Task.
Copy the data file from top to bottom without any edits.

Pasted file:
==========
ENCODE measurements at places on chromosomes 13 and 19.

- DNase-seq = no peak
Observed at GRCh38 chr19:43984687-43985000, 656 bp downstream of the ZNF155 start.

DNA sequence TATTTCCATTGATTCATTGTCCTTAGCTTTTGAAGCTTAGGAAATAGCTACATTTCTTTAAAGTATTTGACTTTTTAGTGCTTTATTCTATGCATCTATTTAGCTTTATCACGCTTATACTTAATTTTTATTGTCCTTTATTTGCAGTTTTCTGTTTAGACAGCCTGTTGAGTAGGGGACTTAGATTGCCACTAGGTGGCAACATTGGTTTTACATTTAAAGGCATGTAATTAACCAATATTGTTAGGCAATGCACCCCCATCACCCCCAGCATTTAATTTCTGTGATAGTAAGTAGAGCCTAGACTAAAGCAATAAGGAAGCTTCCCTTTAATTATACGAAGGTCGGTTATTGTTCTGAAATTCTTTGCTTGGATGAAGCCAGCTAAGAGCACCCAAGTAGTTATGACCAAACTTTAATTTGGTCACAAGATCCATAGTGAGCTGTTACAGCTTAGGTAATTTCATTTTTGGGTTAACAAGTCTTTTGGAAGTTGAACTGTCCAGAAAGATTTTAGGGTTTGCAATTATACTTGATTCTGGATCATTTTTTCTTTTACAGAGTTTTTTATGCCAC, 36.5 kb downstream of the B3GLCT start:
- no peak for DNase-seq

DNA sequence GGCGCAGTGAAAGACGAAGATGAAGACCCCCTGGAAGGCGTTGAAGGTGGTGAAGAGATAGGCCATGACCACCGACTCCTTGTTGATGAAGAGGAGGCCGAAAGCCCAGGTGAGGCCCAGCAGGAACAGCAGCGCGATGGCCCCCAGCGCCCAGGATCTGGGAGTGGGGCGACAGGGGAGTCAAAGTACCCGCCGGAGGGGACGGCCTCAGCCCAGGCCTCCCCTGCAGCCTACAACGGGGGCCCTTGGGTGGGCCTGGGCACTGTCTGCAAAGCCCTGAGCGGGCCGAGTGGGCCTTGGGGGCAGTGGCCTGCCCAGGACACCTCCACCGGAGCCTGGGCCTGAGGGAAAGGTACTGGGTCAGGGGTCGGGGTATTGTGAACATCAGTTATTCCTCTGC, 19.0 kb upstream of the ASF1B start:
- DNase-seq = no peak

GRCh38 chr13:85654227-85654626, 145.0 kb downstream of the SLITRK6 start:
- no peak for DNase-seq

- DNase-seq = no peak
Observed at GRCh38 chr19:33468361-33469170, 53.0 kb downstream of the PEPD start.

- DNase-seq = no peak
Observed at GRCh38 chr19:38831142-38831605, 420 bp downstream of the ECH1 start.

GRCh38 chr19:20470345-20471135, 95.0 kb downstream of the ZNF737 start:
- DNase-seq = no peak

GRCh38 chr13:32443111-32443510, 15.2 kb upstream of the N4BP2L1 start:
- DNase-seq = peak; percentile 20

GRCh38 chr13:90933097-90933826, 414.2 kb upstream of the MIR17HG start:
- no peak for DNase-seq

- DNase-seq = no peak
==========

ENCODE measurements at places on chromosomes 13 and 19.

- DNase-seq = no peak
Observed at GRCh38 chr19:43984687-43985000, 656 bp downstream of the ZNF155 start.

DNA sequence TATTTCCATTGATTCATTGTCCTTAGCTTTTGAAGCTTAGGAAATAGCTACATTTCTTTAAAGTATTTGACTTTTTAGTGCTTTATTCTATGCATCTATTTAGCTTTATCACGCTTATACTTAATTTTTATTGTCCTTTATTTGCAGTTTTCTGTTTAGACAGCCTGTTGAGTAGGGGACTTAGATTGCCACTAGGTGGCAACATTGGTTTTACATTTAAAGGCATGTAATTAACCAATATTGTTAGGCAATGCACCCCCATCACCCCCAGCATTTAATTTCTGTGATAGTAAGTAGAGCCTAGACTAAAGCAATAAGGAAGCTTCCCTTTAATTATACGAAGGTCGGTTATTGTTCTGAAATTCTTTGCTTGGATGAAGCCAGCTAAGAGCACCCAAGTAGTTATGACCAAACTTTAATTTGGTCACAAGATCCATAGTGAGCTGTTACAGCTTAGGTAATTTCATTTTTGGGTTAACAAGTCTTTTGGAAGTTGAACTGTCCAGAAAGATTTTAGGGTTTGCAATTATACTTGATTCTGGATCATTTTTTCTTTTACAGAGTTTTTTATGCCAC, 36.5 kb downstream of the B3GLCT start:
- no peak for DNase-seq

DNA sequence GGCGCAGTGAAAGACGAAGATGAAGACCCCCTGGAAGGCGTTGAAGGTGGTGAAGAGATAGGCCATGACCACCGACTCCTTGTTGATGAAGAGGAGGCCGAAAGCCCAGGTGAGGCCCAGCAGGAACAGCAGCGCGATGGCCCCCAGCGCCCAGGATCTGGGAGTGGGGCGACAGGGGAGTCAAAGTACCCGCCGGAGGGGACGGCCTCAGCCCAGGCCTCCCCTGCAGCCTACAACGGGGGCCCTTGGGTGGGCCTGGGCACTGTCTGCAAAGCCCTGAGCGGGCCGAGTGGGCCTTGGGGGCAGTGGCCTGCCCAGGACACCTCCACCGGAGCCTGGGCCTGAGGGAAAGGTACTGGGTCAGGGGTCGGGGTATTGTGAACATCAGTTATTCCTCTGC, 19.0 kb upstream of the ASF1B start:
- DNase-seq = no peak

GRCh38 chr13:85654227-85654626, 145.0 kb downstream of the SLITRK6 start:
- no peak for DNase-seq

- DNase-seq = no peak
Observed at GRCh38 chr19:33468361-33469170, 53.0 kb downstream of the PEPD start.

- DNase-seq = no peak
Observed at GRCh38 chr19:38831142-38831605, 420 bp downstream of the ECH1 start.

GRCh38 chr19:20470345-20471135, 95.0 kb downstream of the ZNF737 start:
- DNase-seq = no peak

GRCh38 chr13:32443111-32443510, 15.2 kb upstream of the N4BP2L1 start:
- DNase-seq = peak; percentile 20

GRCh38 chr13:90933097-90933826, 414.2 kb upstream of the MIR17HG start:
- no peak for DNase-seq

- DNase-seq = no peak